In essence, a salt dosage beyond 7.3 lbs. means more wasted salt. Figure 1 shows the amount of salt wasted increases dramatically when the ratio of resin to salt equivalents drops below a value of one. Stated simply, the number of equivalents in the salt begins to outnumber the number of equivalents in the resin when the salt dosage is above 7.3 lbs./cu. ft. When this happens, more and more salt is wasted to drain as the salt dosage increases. Since water is used as the fluid to carry the salt through the resin during regeneration, more wasted salt means more wasted water; and in these times of drought, it is not healthy for the environment to use salt and water in excess.

The capacity of resin in salt dosages

Figure 2 shows a graph that is more commonly seen in our industry. The red line is what some resin manufacturers put in their sales literature. It shows the expected actual capacity of the resin at various salt dosages.

The black line is the theoretical line that increases at a constant slope of 5,989 grains capacity per lb. of salt added until the capacity reaches 43,683 grains. At that point there are no more equivalents available in the resin to exchange with the salt, and the resin is at the theoretical maximum capacity. Please note that between two and five lbs., the slope of the red line is nearly the same as the slope of the theoretical black line. That is why most of the efficiency rated softeners are salted in that range of dosages.

Between 25,000 and 30,000 grains/cu. ft. for the black theoretical line the salt dosage goes from 4.166 to five lbs./cu. ft., while for that same change in capacity, 25,000 to 30,000 grains/cu. ft. for the red line, the salt dosage needs to go from seven lbs. to 12 lbs./cu. ft. In other words, in theory it should take less than one lb. (0.834 lbs.) of additional salt to increase the capacity from 25,000 to 30,000 grains while in practice with today’s typical resins, it requires an increase of five lbs./cu. ft. to obtain that same 5,000 grain increase in capacity.

Setting a standard for ion exchange softener systems

We all know that there is no such system that produces 100 percent exchange of the salt with the resin. This article should provide a benchmark, or a comparison point, everyone in the industry should know, especially if they design ion exchange softener systems. My hope is that as more people become aware of this point of reference they will begin to design systems to operate at salt dosages at or preferably below, 7.3 lbs./cu. ft. Ideally, if all the new ion exchange softener systems installed were setup and designed to operate in the two to five lbs./cu. ft. salt dosage range, it would be a very good proactive first step.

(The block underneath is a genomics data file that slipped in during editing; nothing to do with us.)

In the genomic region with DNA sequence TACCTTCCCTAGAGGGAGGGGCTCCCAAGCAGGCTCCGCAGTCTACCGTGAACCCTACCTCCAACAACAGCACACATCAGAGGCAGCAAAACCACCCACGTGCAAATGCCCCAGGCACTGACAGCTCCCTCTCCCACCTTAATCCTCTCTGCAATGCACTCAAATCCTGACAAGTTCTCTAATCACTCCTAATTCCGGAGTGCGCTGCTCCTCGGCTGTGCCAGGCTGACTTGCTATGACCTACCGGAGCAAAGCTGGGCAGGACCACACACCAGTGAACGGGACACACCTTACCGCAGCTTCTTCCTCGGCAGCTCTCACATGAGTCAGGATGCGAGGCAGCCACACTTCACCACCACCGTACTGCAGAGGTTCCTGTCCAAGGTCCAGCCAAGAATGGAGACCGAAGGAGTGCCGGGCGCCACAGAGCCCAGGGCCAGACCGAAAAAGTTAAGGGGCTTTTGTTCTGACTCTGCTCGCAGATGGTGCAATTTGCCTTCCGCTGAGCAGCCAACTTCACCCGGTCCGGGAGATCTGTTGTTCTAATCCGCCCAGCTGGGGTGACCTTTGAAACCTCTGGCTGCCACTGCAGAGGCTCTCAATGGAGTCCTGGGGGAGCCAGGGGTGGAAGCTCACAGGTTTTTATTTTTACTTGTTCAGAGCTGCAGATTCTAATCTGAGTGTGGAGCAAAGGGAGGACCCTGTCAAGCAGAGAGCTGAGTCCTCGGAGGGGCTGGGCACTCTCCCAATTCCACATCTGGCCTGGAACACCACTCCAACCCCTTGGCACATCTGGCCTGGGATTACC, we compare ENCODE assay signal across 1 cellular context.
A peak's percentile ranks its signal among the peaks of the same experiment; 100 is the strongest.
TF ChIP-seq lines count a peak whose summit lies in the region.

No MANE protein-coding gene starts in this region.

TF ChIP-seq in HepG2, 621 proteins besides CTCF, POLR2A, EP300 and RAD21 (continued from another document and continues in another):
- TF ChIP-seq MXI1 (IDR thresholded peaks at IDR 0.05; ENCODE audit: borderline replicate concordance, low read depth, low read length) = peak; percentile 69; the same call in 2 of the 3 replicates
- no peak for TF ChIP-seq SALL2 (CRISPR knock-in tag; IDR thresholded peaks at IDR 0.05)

In the long run, everyone will benefit because there will be less wasted salt and water, our sewer systems will have less chloride loading and our industry will improve its reputation. So the next time you’re at lunch with a colleague ask them, "Do you know how many pounds of salt can fit into one cu. ft. of resin?" and see where the discussion goes.

For resin:

1.0 meq/ml = 21,841.5 grains/cu. ft.

2.0 meq/ml = 43,683 grains/cu. ft.

For NaCl:

NaCl > Na+ + Cl = 22.9898 + 35.453 = 58.4428

1 lb. = 7,000 grains:

So (22.9898 / 58.4428) x 7,000 grains/lb. = 2753.6 grains Na+ as Na+ per lb. NaCl


(2,753.6 grains Na+ as Na+) x (50 / 22.9898) = 5,988.7 grains Na+ as CaCO3 per lb. NaCl

So (43,683 grains / cu. ft.) / (5988.7 grains/lb. NaCl) = 7.294 lbs. of NaCl

Similarly for KCl:

KCl > K+ + Cl = 39.102 + 35.453 = 74.555

So (39.102 / 74.555) x 7,000 grains/lb. = 3671.303 grains K+ as K+ per lb. KCl


(3671.303 grains K+ as K+) x (50 / 39.102) = 4,694.52 grains K+ as CaCO3 per lb. KCl

So (43,683 grains/cu. ft.) / (4694.52 grains/lb. NaCl) = 9.304 lbs. of NaCl